Joe Jackson Up for Writing Award

A World on Fire: A Heretic, an Aristocrat, and the Race to Discover Oxygen, a book by Friends board member Joe Jackson, is in contention for the Annual Library of Virginia Literary Award for non-fiction. Winners are to be announced at a gala on October 21 at the Library of Virginia.

Members-Only Event

Friends of the ODU Library will hold a members-only reception in Perry Library before the Fall Forum featuring Rene Perez-Lopez on November 14.

To receive an invitation, non-members may join now. Just complete and submit the membership form printed at the end of this newsletter.

Friends Host Jules Verne Society

During Memorial Day weekend last spring, the Friends of the Library hosted the annual conference of the North American Jules Verne Society in Perry Library. The conference brought not only Jules Verne experts from around the world to discuss Verne’s works, but also scholars from a wide variety of other fields and disciplines. Keynote speaker Frederic Castel of the European Space Agency spoke about the ATV Jules Verne Spaceship. He was followed by two NASA experts discussing the relevance of Verne’s work in relation to NASA’s own research. Speakers such as Clark Lee Merriam from the Cousteau Society (USA) and Captain Christian Canova of the French Navy further contributed to the inter-disciplinary nature of the two day symposium. The first day’s events culminated in “A Pluri-Disciplinary Approach to The Mysterious Island” as ODU President Roseann Runte, Provost Tom Isenhour and Professor Lytton Musselman, Chair of Biological Sciences, approached the novel from their own areas of expertise: Literature, Chemistry, and Biology. The first day’s events were capped off by a delightful cocktail reception sponsored by the Friends.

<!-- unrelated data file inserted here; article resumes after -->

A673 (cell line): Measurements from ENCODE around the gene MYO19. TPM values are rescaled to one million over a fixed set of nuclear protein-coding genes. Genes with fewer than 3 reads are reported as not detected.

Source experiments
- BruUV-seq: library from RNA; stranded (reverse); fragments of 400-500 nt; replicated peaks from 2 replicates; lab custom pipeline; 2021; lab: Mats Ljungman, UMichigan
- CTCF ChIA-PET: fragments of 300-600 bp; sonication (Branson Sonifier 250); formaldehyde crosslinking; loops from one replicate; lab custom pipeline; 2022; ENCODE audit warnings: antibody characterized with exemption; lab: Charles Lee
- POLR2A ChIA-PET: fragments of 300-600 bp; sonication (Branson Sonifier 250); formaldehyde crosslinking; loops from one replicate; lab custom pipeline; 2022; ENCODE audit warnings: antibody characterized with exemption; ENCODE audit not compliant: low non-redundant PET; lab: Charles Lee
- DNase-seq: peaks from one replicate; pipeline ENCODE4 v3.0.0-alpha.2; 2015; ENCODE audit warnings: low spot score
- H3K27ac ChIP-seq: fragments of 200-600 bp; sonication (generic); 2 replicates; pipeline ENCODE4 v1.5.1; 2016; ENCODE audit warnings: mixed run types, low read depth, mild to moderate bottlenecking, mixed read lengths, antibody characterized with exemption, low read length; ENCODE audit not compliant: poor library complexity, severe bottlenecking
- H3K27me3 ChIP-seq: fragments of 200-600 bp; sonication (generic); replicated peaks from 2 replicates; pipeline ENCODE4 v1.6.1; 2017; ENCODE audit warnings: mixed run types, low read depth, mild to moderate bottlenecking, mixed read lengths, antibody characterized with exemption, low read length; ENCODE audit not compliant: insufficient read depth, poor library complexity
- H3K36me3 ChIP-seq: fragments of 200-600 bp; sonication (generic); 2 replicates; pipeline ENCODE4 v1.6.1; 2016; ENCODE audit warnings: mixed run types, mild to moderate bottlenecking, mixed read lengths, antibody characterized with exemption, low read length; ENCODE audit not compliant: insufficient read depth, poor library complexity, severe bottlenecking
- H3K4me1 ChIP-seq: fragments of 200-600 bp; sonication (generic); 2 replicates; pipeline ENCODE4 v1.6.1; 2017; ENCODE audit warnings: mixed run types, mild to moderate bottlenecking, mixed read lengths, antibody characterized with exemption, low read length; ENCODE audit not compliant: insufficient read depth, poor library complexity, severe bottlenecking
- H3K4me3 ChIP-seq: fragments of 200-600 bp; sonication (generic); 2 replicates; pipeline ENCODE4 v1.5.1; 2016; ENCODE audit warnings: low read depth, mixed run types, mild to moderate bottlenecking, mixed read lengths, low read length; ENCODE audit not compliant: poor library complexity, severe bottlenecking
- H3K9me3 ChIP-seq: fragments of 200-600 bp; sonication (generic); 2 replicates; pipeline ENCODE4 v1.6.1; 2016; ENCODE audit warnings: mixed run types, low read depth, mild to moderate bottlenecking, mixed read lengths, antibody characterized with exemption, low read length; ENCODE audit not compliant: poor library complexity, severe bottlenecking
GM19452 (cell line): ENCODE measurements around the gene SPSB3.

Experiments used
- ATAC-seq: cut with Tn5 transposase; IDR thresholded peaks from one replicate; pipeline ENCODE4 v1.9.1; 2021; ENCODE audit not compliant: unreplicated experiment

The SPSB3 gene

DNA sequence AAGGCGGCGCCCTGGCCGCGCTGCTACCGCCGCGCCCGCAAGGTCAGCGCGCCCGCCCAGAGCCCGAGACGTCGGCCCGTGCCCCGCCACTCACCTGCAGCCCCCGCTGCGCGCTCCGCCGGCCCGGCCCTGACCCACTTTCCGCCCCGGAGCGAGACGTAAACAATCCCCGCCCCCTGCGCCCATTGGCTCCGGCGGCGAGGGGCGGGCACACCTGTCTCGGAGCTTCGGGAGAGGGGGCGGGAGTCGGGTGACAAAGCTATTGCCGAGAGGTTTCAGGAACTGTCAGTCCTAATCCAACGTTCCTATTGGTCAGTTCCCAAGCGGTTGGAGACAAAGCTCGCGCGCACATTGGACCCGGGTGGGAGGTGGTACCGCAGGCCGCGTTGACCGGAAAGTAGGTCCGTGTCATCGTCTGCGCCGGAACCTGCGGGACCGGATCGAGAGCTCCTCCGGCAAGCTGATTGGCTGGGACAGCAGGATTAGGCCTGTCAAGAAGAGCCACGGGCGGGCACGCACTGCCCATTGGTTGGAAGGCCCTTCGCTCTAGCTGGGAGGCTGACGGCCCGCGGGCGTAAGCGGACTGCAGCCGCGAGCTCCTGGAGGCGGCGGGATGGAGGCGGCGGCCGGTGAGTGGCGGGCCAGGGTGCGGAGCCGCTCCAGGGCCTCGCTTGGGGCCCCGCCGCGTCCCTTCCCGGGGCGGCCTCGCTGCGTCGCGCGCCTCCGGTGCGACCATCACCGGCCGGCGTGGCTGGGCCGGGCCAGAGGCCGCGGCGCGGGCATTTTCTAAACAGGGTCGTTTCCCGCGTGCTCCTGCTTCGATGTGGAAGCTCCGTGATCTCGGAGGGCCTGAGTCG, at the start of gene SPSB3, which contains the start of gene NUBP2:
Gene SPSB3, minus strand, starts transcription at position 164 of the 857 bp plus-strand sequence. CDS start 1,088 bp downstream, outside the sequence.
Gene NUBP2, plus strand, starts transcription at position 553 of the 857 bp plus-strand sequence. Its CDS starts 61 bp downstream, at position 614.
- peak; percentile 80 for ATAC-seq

Holiday Gifts for Bibliophiles

Some lovely items are available in the library for holiday gift giving, and all are embellished with the Friends of the Library logo, an exceptionally handsome lion. The inventory includes tee shirts ($10), sweat shirts ($15), tote bags ($10), and travel mugs ($5). See Fern McDougal in the library’s administrative office now to purchase these handsome gifts for bibliophiles.

Celebrate National
Friends of the Library Week
October 22 – 28